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A Moment In Time
A Moment In Time
April 4, 2024

You’re butting heads with a professor. What next?

Deans Sandra Sprows and Edward Martinez laid out the options for Suffolk students
Associate+Dean+of+Student+Affairs+Edward+Martinez+encourages+students+to+communicate+with+their+faculty.+%28Handout%29++
Handout
Associate Dean of Student Affairs Edward Martinez encourages students to communicate with their faculty. (Handout)

Now and then you hear stories of students who have had a hard time with a professor but maybe did not know how to go about remedying the situation. Maybe you’ve experienced this yourself. What do you do?

In a recent interview with Compass News, Associate Dean of Student Affairs, Edward Martinez, and Associate Dean of Academic Affairs, Sandra Sprows, laid out the options students have and how the college advocates for them behind the scenes. 

Step 1: Go to your professor 

Sprows stressed that students should first meet with their professors to discuss their struggles.

“I think one of the biggest mistakes that students make is thinking that this professor is too busy or that they won’t listen to them,” she said. And sometimes students are intimidated by the prospect of talking to their instructors. “But absolutely, the most important thing is to communicate with the professor early and often if you are struggling in class,” Sprows said.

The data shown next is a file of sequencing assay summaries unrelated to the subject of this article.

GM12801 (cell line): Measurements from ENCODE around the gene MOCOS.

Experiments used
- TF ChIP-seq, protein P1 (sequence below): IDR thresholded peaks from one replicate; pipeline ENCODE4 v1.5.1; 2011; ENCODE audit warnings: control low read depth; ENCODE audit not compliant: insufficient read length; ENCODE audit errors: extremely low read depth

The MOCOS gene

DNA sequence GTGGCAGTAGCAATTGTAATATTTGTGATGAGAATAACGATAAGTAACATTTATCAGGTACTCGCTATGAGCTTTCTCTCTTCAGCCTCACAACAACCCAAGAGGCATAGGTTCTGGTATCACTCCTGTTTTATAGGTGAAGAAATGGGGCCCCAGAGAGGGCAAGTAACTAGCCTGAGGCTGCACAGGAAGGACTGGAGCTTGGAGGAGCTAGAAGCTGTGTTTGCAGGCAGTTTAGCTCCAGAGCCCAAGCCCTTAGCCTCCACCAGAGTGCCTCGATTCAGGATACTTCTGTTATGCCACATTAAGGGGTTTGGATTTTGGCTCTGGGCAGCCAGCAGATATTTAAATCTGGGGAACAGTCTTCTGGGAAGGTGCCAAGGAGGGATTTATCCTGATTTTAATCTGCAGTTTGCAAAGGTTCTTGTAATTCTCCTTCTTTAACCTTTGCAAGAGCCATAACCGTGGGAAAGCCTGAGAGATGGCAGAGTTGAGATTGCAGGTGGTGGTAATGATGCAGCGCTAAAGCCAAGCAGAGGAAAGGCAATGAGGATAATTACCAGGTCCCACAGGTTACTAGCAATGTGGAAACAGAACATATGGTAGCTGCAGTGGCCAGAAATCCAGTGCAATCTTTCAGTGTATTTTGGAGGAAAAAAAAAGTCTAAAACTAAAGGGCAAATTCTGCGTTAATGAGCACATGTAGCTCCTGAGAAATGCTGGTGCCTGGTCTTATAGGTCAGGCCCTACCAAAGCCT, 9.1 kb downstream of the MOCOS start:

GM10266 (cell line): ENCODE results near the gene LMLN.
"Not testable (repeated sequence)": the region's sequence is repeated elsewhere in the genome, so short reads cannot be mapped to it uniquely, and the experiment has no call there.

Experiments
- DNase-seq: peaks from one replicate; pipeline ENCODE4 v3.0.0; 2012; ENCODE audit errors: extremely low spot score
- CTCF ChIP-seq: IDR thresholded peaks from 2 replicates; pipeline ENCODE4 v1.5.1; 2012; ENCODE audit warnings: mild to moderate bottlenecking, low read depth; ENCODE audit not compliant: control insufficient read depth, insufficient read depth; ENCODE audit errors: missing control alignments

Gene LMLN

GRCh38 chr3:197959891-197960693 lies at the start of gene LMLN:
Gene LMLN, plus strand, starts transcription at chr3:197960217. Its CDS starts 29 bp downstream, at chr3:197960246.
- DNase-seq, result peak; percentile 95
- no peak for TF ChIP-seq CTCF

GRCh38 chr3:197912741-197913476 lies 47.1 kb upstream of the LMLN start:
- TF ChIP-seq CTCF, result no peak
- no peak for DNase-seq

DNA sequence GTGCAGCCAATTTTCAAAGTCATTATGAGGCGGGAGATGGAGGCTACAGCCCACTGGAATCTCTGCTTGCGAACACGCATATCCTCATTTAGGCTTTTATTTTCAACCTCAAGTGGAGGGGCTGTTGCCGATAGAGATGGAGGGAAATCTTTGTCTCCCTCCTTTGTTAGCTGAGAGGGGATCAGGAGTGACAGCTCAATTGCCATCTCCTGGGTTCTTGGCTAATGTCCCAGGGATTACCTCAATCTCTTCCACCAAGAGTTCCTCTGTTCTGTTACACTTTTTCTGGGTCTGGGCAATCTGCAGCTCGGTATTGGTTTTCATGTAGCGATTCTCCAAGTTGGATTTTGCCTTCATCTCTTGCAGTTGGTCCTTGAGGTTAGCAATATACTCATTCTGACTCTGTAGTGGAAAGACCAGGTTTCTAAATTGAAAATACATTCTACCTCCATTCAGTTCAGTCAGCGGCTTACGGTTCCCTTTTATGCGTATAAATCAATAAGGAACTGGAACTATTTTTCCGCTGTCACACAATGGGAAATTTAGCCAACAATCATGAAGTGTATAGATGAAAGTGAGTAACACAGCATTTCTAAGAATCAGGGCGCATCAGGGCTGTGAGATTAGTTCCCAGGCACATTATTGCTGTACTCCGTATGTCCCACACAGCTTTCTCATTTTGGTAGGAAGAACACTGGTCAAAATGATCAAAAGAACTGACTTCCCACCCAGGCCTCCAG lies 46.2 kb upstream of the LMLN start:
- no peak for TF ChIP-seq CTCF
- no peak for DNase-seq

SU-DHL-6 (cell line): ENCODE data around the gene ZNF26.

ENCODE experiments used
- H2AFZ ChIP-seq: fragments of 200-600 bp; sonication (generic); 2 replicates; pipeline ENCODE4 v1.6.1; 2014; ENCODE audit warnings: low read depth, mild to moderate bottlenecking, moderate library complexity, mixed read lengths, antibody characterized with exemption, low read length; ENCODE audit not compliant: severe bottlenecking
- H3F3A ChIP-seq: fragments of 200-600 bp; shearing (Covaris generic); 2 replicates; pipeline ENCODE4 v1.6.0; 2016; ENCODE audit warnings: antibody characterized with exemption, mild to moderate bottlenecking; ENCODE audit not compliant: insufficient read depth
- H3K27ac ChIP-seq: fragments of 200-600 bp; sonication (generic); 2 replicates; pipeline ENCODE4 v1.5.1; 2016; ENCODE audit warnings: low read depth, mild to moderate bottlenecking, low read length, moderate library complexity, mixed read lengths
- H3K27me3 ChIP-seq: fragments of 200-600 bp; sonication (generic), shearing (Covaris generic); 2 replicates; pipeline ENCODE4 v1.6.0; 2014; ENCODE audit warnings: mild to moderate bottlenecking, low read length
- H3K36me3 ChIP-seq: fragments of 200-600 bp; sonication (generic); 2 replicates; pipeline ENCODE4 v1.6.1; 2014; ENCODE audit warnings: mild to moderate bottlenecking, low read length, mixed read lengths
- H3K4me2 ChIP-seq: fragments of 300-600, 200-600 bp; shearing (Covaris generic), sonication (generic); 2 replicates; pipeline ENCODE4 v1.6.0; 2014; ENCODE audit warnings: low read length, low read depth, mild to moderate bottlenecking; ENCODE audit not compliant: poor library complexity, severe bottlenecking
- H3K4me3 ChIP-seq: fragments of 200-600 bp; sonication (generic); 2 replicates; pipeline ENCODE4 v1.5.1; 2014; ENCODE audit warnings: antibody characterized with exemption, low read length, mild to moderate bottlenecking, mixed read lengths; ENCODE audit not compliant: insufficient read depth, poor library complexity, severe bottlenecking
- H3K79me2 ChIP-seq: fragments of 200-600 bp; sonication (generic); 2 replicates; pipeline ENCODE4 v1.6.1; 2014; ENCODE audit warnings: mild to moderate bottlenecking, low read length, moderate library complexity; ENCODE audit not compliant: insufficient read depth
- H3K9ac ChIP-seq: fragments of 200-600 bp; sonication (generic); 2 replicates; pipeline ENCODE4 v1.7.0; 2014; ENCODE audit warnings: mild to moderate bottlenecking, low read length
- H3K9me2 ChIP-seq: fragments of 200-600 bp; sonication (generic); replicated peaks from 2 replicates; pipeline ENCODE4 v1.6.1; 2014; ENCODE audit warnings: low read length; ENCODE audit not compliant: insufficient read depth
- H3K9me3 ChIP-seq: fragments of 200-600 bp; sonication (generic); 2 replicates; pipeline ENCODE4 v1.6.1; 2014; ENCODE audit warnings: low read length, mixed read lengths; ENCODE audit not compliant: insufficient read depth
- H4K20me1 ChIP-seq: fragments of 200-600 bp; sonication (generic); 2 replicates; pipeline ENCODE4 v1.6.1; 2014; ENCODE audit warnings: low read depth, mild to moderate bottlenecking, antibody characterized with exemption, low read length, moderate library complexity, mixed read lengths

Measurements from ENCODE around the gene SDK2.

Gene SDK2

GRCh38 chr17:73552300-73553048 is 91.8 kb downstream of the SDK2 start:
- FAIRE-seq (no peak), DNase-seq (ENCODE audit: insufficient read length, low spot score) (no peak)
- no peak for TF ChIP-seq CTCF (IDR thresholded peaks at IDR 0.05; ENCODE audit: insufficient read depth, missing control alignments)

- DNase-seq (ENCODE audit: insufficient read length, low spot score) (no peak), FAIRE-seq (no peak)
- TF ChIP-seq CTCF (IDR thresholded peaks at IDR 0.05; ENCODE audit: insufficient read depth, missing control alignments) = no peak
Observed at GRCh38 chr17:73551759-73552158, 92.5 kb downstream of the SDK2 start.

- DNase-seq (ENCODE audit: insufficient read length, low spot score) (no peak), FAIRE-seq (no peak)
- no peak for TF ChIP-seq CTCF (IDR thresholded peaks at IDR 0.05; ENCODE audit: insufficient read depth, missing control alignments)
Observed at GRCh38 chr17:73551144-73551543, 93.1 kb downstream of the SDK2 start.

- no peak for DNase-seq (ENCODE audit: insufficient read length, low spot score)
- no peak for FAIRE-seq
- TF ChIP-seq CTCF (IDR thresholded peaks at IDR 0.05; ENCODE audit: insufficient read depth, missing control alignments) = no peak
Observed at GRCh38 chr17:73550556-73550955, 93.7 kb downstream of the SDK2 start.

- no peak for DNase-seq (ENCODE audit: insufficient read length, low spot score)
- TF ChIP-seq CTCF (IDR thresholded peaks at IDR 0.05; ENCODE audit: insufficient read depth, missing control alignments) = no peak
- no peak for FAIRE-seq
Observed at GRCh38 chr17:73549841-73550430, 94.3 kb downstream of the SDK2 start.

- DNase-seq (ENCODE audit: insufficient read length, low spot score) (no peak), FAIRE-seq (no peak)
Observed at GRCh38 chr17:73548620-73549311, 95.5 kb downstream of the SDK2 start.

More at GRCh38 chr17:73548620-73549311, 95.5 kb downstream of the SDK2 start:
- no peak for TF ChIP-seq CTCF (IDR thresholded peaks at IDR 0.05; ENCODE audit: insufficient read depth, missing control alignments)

Most of the time, this is the last step, since a simple conversation tends to be where common ground is found. 

Martinez said many times faculty do not know that a student has an issue they would like addressed, leaving a missed opportunity not only for the professor to help but also for the student to turn around what could be an important grade. 

Step 2: Go to the department chair 

If a student goes to the professor and they are not satisfied with the outcome — maybe they feel the professor unfairly didn’t budge — the next thing to do is contact the professor’s supervisor, the academic chair of their department.

Sprows and Martinez said many students do not know that department chairs act as supervisors and do not know who their chairpeople are (check the Suffolk directory). Taking this next step is crucial and allows important people outside of the classroom to intervene and advocate for you. 

Sprows said the academic chair would then follow up with the faculty member. She said it’s a confidential conversation, so students “won’t always know what’s happening behind the scenes.” 

“I would say the same is true for students,” Martinez said. “If a student came to me to voice a concern, that conversation is very confidential. Protecting student’s confidentiality is important. Protecting faculty’s confidentiality is important. That goes both ways.”

Step 3: Withdraw or wait it out 

Worse comes to worst, you can apply to withdraw from the course. 

However, if the problem is overreaching, such as a mental health crisis or a medical emergency, there are other options.

“If a student is having a medical emergency that’s going to render them unable to attend classes for weeks,” Martinez said. “I would need to get verification and documentation from a licensed professional. If a medical withdrawal is sought out, they would contact the associate dean of student affairs’ office. At that point, a medical withdrawal process would begin. It is the same exact process for mental or physical health,” Martinez said. 

Both deans added that the school has a multitude of resources which are all free to students, including tutoring, mental health counseling and writing assistance. They emphasized the importance of utilizing these resources before any academic struggles get out of hand.

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About the Contributor
Fran Tini, Opinions Editor
Fran Tini is a 21-year-old journalism major from Lindenhurst who is passionate about social issues and making sure students' voices are heard.

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